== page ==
Although China is in the news today, the first significant part of the emerging market crisis began when the price of oil crashed in the fall of 2014. The fall-off is generally attributed to supply side developments such as the rapid development of shale oil in the United States. In response to rising world supply, Saudi Arabia abandoned production restraint to protect its market share. As described in Daniel Yergin’s bestseller, The Prize, the result has been a good sweating. Low prices are driving high cost producers into bankruptcy, chasing away new supply entrants and enticing consumers to use more energy.
This is classic supply side competition benefiting consumers and it promotes growth! Producers and their financiers are in pain, but this is dwarfed by the spending power delivered to consumers. Instead of petro dollars, you get middle class spending amplified inside the US economy.
It is a secular event with little to do with monetary policy and everything to do with the oil market. Nevertheless the financial strains on producer countries is real. The idea, though, that US monetary policy is a decisive factor for oil producing countries just doesn’t make sense.
China’s decline is different. China attracted huge investment flows and used the money to build infrastructure, housing and productive capacity. This process drove commodity demand sufficient to buoy supplier prices the world over. Bubble conditions such as Australian truck drivers earning $200k/year were one result. As the China investment tide reversed, commodity prices slipped.
In the United States, the Chinese slow down means consumers get a double benefit of lower commodity prices and lower cost of goods from China. The same positive forces will play out in the other major first world consumer market, Europe. Given the positives, why is the US stock market suddenly so volatile and scary? Why is the IMF and World Bank so desperate to slow the Federal Reserve from raising rates?
The short answer is worry about a “gorilla”, which is the meltdown of a financial company or hedge fund large enough to move markets. Petrobras, the Brazilian national oil company, is an example. It has borrowed billions in debt from Western financiers to develop offshore oil fields too expensive to compete unless oil prices recover. If a gorilla emerges, everyone has to stop and worry if key financial counterparties might be exposed. It is a process that gums up markets and causes liquidity driven price declines.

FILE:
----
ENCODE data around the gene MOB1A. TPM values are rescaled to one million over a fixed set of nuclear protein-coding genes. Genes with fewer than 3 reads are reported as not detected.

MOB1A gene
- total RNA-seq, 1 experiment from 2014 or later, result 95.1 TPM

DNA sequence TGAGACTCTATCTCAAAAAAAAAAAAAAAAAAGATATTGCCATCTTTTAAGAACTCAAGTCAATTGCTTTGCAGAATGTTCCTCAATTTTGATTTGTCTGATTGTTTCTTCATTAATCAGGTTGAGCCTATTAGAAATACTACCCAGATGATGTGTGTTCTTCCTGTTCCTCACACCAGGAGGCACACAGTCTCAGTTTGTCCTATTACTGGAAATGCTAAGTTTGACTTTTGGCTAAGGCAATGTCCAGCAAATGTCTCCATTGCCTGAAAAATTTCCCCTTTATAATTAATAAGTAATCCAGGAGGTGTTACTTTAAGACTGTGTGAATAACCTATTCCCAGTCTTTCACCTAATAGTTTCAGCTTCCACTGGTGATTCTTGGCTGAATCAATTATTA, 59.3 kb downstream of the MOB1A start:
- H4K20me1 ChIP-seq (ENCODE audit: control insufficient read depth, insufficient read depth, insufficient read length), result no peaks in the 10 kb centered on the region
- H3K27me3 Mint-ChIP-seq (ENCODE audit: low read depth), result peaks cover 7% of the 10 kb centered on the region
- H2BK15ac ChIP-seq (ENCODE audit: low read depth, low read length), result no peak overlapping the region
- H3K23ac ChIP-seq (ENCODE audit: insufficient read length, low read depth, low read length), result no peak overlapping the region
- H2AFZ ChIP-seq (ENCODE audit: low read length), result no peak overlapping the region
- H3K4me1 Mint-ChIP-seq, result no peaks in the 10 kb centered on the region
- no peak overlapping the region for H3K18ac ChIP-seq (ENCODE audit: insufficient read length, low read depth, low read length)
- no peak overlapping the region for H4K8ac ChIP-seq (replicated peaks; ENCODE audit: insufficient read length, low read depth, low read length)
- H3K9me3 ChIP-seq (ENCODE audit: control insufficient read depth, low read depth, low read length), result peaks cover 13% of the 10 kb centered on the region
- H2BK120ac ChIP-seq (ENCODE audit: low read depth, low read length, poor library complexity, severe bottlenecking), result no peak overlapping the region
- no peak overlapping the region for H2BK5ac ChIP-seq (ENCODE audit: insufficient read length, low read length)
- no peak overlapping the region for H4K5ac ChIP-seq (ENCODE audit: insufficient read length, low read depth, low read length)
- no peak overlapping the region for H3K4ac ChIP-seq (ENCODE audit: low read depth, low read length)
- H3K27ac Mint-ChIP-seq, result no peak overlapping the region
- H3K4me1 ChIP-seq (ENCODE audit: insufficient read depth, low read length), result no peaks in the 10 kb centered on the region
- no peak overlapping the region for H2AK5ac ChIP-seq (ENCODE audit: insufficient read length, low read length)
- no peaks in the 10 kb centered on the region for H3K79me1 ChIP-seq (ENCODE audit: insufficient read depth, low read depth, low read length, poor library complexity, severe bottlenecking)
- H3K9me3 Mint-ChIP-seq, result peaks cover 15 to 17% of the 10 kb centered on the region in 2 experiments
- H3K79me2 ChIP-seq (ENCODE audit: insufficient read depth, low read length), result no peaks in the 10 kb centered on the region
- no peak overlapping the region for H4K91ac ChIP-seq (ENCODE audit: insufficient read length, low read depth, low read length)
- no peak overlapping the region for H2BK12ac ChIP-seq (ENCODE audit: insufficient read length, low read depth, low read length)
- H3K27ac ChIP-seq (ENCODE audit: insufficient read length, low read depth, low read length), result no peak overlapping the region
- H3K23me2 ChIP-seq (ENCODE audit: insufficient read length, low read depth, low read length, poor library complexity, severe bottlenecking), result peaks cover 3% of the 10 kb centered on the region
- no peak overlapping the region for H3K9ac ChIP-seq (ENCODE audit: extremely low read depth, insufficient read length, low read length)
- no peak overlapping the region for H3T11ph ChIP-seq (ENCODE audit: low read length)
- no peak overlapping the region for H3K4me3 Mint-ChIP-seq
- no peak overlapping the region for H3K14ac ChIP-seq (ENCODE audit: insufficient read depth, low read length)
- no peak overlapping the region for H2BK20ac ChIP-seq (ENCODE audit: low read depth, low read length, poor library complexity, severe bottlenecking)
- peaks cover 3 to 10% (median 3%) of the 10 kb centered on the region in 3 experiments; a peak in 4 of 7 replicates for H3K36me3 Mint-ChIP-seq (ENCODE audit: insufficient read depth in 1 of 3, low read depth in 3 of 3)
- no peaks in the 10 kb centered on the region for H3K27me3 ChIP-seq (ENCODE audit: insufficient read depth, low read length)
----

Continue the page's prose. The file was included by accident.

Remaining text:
Whatever the international landmines, truly US based companies are enjoying an environment that looks very good. Consumer goods, consumer services and housing should remain healthy and growing. US focused banks like the entire community bank sector will do well benefitting from loan growth from their customers and higher rates from the Federal Reserve.
In the short run the money centers and large regionals will suffer from the “cloud” of a possible financial gorilla, but this will dissipate quickly unless a real one emerges. Large US banks are dollar earners, dividend payers and benefit from rising US rates making them compelling in a world shorn of its dividend paying oils.
The 2008-09 financial crisis was a housing crisis that devastated the American middle class. This critical group of consumers has begun to heal and now has some financial tailwinds from energy, a stronger dollar, lower import prices and more plentiful jobs. History suggests Americans take their good fortune and spend! Economically this is a more significant source of gains than the pains felt in the oil patch or even China. A robust US economy will help both find their footing.